The Five Obstructions review

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Now here's a compelling collaboration: merry Danish prankster Lars Von Trier (Dancer In The Dark, Dogville) approached one of his filmmaking heroes, fellow countryman and documentarian Jørgen Leth, and asked him to remake hisown short doc from 1967, The Perfect Human.

"What's so strange about that?" you may ask. Well, while filming him, Von Trier asked Leth to rework his movie five times according to a number of arbitrary rules - the obstructions of the title. So not only do we get him reshooting the original in Cuba, Bombay and Brussels, but he's also obliged to turn it into a cartoon and, in one version, no single edit can last more than 12 frames.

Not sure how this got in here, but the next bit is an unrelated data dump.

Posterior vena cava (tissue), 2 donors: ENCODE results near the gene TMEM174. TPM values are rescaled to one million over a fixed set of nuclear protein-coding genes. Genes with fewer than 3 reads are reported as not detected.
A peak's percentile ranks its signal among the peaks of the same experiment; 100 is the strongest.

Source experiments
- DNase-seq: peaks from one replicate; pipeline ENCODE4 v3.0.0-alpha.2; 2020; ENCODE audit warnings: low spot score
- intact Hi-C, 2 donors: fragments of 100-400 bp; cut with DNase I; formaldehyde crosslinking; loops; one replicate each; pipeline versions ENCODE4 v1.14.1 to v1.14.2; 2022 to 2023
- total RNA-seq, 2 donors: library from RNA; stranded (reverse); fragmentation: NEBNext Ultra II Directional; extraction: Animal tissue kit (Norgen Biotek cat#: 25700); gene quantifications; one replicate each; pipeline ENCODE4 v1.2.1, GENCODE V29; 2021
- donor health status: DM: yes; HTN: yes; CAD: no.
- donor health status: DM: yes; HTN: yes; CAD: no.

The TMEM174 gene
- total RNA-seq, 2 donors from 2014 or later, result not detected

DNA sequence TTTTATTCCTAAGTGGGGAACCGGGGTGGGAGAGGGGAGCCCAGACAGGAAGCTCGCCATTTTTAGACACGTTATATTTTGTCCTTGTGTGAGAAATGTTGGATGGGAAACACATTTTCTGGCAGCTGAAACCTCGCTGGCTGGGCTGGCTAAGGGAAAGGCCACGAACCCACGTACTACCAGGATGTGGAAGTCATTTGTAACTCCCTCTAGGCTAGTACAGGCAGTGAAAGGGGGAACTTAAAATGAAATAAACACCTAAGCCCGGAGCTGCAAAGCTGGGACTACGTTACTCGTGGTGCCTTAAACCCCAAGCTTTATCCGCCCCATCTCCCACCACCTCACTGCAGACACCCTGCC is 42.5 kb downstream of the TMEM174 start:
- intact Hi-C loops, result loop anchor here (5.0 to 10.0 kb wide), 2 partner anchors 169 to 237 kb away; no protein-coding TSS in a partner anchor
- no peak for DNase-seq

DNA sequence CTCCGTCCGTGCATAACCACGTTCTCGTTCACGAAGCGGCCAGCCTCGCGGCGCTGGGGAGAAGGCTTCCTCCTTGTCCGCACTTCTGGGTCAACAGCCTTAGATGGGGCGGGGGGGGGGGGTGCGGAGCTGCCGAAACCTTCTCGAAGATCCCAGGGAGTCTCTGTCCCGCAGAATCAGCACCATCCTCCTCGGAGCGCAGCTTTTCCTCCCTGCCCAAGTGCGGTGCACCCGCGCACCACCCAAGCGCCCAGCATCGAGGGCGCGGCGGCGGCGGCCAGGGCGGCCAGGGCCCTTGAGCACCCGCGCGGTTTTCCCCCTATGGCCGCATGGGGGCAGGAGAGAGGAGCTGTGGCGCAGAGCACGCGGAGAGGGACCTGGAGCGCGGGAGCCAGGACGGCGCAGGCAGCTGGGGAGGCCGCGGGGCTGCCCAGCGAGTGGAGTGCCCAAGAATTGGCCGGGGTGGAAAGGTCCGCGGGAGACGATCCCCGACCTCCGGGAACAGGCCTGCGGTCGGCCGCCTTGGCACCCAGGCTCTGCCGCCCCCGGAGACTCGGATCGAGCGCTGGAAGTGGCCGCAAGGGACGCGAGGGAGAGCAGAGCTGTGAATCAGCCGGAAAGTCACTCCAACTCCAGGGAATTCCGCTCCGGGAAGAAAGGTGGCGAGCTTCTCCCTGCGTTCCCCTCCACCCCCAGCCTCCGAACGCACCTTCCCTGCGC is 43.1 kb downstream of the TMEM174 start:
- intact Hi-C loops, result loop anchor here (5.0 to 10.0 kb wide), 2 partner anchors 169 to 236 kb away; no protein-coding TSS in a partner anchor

It may sound like just another of Von Trier's publicity stunts, akin to Dogme 95, but The Five Obstructions teaches how restrictions can unlock creativity, Leth turning in a series of works of resourcefulness, ingenuity and flair. It also reveals the amusingly sadistic impulses that propel Von Trier's own methods and practices, the rogue protegé setting out to try and undermine his mentor's genial professionalism.


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